Tuesday, April 6, 2010

On Being Anti-Sexy vs. Anti-Sex: a Radical (Pro)Feminist Perspective

[image of the not-so-many physiques and poses that are socially enforced (read: patriarchally/politically correct) for women to take if they want to be socially considered "sexy", is from here]

When a phenomenon such as pornographised "sexiness", vs. for example, Audre Lorde's envisioning, experience, and description of eroticism (see *here* and do a search in the bar to the left for "Uses of the Erotic", if that isn't already visible, and read pages 53 to 59), takes over dominant and non-dominant cultures, across regions, nations, and continents, it becomes very difficult to even have a conversation about sexual politics without someone claiming you are "anti-sex". I'm not entirely sure what people mean when they say radical feminists are "anti-sex" but a common denominator seems to be the following--one is anti-sex if one participates in any combination of the following:

Critiques of rape and rapism; activism to end gender and genderism, race and racism; political perspectives that call out sexual exploitation as harmfully misogynistic, racist, classist, and anti-Indigenist; work to challenge the mass production of corporate sexxx on the grounds that it is oppressive to women: sexist, racist, heterosexist, classist, and anti-Indigenist; the view that C.R.A.P. (see glossary to the right) is quite literally and very figuratively invested in the systemic, mass marketing of what "sexy" is, means, feels like, sounds like, looks like, tastes like, and smells like; a psychology and sociology promoted on television talk shows supporting hegemonic views of "sexy" thoughts, desires, fantasies, dreams and practices as unrelated to what pimps do, what white supremacists work to accomplish, and what heterosexists need in order to be aroused at all.

I'll make this statement, which I think is about as socially evident as observations get: our clothing selections, relationships, activities, politics, tones of voice, appearance, manner, disposition, senses of self, levels of empowerment, and frames of reference for understanding anything are, currently, not generally understood to be impacted by coercion, force, and trauma: patriarchal coercion, racist and genocidal force, woman-hating trauma.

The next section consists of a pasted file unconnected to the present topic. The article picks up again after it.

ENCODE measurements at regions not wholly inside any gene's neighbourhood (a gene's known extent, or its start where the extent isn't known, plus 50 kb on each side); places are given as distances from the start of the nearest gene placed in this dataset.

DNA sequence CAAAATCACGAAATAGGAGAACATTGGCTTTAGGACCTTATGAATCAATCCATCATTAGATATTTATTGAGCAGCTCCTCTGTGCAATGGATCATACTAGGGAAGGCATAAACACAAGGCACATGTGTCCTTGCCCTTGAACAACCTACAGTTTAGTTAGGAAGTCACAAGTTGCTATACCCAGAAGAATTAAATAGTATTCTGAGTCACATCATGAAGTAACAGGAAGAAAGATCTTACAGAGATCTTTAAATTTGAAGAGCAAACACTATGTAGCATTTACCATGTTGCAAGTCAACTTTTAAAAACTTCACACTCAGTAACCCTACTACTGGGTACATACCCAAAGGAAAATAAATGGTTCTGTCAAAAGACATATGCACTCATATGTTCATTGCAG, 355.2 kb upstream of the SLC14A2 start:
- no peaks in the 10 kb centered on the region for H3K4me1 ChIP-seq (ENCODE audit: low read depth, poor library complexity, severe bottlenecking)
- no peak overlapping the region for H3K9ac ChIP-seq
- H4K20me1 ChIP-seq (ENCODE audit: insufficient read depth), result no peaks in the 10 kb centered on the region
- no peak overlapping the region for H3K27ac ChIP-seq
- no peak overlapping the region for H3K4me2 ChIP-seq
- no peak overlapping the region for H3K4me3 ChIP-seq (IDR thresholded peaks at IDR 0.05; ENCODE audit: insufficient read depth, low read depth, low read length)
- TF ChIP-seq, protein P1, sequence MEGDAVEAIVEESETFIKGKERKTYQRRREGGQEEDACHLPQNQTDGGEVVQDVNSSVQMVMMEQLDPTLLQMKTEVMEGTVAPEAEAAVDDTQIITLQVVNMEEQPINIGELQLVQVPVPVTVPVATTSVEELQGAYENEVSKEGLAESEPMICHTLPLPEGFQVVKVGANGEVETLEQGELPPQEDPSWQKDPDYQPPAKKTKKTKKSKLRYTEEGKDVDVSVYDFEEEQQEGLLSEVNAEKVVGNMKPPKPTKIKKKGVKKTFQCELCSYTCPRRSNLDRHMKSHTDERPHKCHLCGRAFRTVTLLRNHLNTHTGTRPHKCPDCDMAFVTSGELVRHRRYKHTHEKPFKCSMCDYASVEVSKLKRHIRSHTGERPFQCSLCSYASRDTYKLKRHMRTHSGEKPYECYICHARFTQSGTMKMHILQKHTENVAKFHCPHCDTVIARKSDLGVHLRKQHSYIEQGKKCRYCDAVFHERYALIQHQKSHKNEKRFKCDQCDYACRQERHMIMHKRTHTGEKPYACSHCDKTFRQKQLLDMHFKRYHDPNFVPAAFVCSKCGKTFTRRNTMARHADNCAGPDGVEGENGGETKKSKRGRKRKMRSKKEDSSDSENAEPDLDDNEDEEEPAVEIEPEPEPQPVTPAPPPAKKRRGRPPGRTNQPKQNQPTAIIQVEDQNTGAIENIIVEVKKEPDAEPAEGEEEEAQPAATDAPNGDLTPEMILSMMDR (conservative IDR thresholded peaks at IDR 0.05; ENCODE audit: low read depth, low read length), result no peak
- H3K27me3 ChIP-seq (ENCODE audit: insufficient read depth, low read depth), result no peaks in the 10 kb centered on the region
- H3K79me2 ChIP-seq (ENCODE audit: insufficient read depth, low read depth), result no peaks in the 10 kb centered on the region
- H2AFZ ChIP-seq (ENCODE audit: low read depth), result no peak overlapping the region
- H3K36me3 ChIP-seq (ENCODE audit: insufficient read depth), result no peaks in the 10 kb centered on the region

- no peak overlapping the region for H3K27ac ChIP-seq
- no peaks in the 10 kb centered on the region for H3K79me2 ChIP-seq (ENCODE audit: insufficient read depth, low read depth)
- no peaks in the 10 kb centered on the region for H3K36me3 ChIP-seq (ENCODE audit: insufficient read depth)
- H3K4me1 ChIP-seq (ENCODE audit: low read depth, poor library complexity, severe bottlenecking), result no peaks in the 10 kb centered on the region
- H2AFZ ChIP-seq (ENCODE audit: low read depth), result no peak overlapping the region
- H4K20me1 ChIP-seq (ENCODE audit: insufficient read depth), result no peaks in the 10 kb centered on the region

The extent to which CRAP's version of "sexiness" (and one has to wonder: is there currently any other version that is socially viable?), rules us, cannot, in my view, be underestimated. I think in post-industrial societies this is particularly intense. The more industry there is, the more corporations pump out products for us to buy, the more "sexiness" is regulated. In the past, dominant religious institutions had a great amount of power to regulate what was considered "good" and "bad" about sex, and those institutions still do their work, oppressively. But Western capitalism is now far more powerful than white Christianity--to the extent they are not one and the same thing; and that's a scary thought. Not a sexy one. To me. How about you? Get back to me after reading Lorde's essay and this post. Okay? I'd like to know what you think.

What follows is a cross post from *here*.

Not Anti-sex. Anti-SEXY.
January 25, 2008, 3:42 am
Filed under: Antibodies, Grab a shovel, PUKE, gender pimps, rape extinction
I cannot imagine dedicating an entire post to why I am not anti-sex.  No one should have to be so bored, so futilely engaged.

If what I am about to object to is seen as synonymous with sex then you and I live on very different planets heading in two very different directions.  And I am not averse to telling you I think mine is more right.  If right is free, if right is a right turn out of Patriarchy Lane, that is.  

  I am anti-sexy.